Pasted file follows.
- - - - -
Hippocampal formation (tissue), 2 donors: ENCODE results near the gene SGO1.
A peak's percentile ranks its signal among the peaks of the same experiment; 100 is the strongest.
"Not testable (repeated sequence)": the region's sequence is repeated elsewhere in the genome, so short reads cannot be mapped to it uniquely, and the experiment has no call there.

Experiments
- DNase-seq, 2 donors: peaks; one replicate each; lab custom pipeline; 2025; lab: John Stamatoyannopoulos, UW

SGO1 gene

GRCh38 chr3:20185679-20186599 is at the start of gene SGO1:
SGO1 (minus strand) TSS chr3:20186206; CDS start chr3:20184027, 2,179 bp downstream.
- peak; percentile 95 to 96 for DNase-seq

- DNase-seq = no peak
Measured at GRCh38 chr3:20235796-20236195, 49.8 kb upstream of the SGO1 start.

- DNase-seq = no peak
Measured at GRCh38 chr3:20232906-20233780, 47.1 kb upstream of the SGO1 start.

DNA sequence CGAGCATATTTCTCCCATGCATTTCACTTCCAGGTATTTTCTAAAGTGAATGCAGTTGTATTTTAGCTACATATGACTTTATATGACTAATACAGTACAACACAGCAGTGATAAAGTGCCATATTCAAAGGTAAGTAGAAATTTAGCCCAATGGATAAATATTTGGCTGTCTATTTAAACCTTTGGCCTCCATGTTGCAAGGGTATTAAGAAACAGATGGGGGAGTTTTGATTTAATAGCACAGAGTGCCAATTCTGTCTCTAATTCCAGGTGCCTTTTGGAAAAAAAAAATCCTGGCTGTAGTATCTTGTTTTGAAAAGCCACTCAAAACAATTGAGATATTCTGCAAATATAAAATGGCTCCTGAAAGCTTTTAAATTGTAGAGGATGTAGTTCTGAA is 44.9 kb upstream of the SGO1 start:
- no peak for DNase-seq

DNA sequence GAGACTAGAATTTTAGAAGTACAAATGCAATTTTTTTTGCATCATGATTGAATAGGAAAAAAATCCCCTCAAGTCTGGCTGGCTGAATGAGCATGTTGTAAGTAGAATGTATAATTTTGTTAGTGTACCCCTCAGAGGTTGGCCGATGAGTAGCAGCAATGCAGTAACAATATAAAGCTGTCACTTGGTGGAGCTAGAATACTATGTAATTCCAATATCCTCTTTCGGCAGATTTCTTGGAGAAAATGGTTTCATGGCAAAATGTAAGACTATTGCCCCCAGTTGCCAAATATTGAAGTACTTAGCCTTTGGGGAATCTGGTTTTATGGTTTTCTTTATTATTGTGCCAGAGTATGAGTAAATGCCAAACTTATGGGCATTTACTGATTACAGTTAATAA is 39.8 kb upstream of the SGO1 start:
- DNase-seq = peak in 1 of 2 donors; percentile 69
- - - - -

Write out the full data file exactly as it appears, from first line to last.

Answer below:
Hippocampal formation (tissue), 2 donors: ENCODE results near the gene SGO1.
A peak's percentile ranks its signal among the peaks of the same experiment; 100 is the strongest.
"Not testable (repeated sequence)": the region's sequence is repeated elsewhere in the genome, so short reads cannot be mapped to it uniquely, and the experiment has no call there.

Experiments
- DNase-seq, 2 donors: peaks; one replicate each; lab custom pipeline; 2025; lab: John Stamatoyannopoulos, UW

SGO1 gene

GRCh38 chr3:20185679-20186599 is at the start of gene SGO1:
SGO1 (minus strand) TSS chr3:20186206; CDS start chr3:20184027, 2,179 bp downstream.
- peak; percentile 95 to 96 for DNase-seq

- DNase-seq = no peak
Measured at GRCh38 chr3:20235796-20236195, 49.8 kb upstream of the SGO1 start.

- DNase-seq = no peak
Measured at GRCh38 chr3:20232906-20233780, 47.1 kb upstream of the SGO1 start.

DNA sequence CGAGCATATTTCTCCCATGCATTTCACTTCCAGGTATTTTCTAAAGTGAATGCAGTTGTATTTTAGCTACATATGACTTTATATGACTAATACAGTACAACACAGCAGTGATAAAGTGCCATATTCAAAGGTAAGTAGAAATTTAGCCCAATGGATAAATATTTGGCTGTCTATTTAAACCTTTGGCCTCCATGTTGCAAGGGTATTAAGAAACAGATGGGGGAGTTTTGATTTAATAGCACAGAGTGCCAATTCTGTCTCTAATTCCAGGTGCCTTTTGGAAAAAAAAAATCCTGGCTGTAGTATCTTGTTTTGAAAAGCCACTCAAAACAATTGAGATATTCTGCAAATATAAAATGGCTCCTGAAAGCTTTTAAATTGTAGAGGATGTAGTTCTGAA is 44.9 kb upstream of the SGO1 start:
- no peak for DNase-seq

DNA sequence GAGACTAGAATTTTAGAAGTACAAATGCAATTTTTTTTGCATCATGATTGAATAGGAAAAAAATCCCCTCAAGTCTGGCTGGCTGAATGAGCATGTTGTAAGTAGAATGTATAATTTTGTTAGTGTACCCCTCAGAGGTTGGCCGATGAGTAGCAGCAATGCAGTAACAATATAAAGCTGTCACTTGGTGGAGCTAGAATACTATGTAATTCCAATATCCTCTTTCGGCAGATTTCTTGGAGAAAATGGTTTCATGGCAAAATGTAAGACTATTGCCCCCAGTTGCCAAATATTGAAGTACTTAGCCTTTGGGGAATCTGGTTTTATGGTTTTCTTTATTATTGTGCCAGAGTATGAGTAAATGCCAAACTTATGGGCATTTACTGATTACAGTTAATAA is 39.8 kb upstream of the SGO1 start:
- DNase-seq = peak in 1 of 2 donors; percentile 69